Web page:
# Liv 52

By A. Eusebio. University of Pittsburgh at Bradford. 2018.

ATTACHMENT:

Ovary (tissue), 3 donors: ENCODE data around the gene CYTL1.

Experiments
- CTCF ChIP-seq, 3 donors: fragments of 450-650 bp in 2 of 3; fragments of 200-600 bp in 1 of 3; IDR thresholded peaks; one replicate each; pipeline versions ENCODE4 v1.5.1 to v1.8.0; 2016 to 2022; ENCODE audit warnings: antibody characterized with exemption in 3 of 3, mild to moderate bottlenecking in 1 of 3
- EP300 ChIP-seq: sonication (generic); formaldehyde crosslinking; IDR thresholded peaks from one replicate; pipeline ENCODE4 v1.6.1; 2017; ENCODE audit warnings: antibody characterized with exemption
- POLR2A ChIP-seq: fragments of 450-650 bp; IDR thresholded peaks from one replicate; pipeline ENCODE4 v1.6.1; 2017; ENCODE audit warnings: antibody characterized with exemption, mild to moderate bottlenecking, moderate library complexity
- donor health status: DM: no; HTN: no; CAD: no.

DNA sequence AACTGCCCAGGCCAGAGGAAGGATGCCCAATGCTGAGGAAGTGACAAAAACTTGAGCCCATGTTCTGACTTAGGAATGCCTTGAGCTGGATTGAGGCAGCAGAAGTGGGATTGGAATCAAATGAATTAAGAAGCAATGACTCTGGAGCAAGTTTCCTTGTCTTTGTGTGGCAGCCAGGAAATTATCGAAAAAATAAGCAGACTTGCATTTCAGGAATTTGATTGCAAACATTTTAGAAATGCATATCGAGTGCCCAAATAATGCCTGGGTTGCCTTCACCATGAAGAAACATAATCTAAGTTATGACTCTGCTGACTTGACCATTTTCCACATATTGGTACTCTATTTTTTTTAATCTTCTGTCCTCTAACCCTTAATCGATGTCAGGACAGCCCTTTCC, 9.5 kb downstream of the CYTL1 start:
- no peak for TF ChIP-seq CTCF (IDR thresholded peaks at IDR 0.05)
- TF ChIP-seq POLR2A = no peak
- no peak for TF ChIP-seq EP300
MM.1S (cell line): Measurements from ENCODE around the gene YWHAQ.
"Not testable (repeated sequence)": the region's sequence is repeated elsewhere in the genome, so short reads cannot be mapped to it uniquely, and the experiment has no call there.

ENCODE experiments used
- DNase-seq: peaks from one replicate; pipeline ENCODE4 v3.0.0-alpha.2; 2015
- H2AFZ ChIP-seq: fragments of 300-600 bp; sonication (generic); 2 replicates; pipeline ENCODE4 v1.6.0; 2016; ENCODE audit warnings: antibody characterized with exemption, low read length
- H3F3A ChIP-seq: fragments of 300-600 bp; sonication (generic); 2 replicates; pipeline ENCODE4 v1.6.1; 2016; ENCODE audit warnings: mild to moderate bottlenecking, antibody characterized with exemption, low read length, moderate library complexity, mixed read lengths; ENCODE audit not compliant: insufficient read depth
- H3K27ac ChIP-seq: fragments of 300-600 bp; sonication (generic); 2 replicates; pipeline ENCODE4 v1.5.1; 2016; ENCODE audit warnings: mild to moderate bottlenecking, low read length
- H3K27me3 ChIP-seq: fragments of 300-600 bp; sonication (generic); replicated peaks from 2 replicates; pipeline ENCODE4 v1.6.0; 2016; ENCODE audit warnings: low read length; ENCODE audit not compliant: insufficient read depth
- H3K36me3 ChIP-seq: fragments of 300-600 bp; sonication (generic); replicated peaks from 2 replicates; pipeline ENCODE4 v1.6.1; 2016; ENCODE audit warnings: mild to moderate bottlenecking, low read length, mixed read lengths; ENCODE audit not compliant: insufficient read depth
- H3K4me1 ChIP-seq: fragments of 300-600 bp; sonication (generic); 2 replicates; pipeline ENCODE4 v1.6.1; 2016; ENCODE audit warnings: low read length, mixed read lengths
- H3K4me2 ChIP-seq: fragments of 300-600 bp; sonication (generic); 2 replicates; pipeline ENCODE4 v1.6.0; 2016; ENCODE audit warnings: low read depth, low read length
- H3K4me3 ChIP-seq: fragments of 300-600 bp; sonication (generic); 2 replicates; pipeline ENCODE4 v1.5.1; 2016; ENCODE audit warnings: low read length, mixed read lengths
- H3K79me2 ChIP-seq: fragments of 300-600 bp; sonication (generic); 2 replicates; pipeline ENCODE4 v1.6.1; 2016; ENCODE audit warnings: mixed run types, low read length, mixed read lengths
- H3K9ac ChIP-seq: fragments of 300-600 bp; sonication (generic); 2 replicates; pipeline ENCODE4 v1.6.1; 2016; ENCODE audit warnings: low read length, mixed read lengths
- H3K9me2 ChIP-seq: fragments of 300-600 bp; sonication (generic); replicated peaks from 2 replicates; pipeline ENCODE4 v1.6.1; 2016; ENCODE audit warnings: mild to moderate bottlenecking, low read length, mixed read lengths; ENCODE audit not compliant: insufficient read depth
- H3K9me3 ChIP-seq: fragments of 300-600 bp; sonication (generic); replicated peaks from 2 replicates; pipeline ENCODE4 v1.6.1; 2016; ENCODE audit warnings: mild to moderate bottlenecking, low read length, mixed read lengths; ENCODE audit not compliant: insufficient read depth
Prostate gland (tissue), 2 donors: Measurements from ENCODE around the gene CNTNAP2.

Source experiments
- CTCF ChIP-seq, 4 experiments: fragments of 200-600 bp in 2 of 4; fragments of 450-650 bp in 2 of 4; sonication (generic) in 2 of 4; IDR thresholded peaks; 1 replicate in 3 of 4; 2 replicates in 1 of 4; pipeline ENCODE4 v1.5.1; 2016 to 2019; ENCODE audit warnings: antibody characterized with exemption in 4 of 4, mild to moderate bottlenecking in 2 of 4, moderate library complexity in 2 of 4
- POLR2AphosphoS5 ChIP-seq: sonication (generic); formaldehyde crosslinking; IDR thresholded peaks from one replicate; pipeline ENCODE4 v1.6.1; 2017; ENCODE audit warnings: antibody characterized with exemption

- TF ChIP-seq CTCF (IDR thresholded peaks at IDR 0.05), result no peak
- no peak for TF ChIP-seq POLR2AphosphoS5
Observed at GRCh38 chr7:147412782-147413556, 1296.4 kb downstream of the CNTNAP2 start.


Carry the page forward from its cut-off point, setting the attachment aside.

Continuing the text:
The negative slope of the residual line is referred to as alpha (α) discount liv 52 100 ml without prescription, and α is the distribution rate constant for the two-compartment system order 200 ml liv 52 mastercard. A dose of drug is administered by rapid intravenous injection buy liv 52 60 ml free shipping, and the concentrations shown in Table 6-1 result. The last four points form a straight line, (similar to Figure 6-5) so back-extrapolate a line that connects them to the y-axis. Then, for the first five points, extrapolated values can be estimated at each time (0. Subtracting the extrapolated values from the actual plasma concentrations yields a new set of residual concentration points, similar to those values shown in Table 6-2. Plot the residual concentrations (on the same semilog paper) versus time and draw a straight line connecting all of your new points (similar to Figure 6-7). Note that α must be greater than β, indicating that drug removal from plasma by distribution into tissues proceeds at a greater rate than does drug removal from plasma by eliminating organs (e. Plasma drug concentrations with a two-compartment model after an intravenous bolus dose. For a one-compartment model (Figure 6-8), we know that the plasma concentration (C) at any time (t) can be described by: -Kt Ct = C0e (See Equation 3-2. The equation is called a monoexponential equation because the line is described by one exponent. The two-compartment model (Figure 6-9) is the sum of two linear components, representing distribution and elimination (Figure 6-10), so we can determine drug concentration (C) at any time (t) by adding those two components. Therefore: -αt -βt Ct = Ae + Be This equation is called a biexponential equation because two exponents are incorporated. For the two-compartment model, different volume of distribution parameters exist: the central compartment volume (Vc), the volume by area (Varea, also known as Vβ), and the steady-state volume of distribution (Vss). As in the one-compartment model, a volume can be calculated by: For the two-compartment model, this volume would be equivalent to the volume of the central compartment (Vc). The Vc relates the amount of drug in the central compartment to the concentration in the central compartment. If another volume (Varea or Vβ) is determined from the area under the plasma concentration versus time curve and the terminal elimination rate constant (β), this volume is related as follows: This calculation is affected by changes in clearance (Cl). The Varea relates the amount of drug in the body to the concentration of drug in plasma in the post-absorption and post-distribution phase. Although it is not affected by changes in drug elimination or clearance, it is more difficult to calculate. One way to estimate Vss is to use the two-compartment microconstants: or it may be estimated by: using A, B, α, and β. Because different methods can be used to calculate the various volumes of distribution of a two- compartment model, you should always specify the method used. When reading a pharmacokinetic study, pay particular attention to the method for calculating the volume of distribution. Clinical Correlate Here is an example of one potential problem when dealing with drugs exhibiting biexponential elimination. Recall that A steeper slope equals a faster rate of elimination resulting in a shorter half-life. If a terminal half-life is being calculated for drugs such as vancomycin, you must be sure that the distribution phase is completed (approximately 3-4 hours after the dose) before drawing plasma levels. Plasma drug concentrations with a one-compartment model after an intravenous bolus dose (first-order elimination). Plasma drug concentrations with a two-compartment model after an intravenous bolus dose (first-order elimination). The plasma drug concentration versus time curve for a two- compartment model is represented by what type of curve?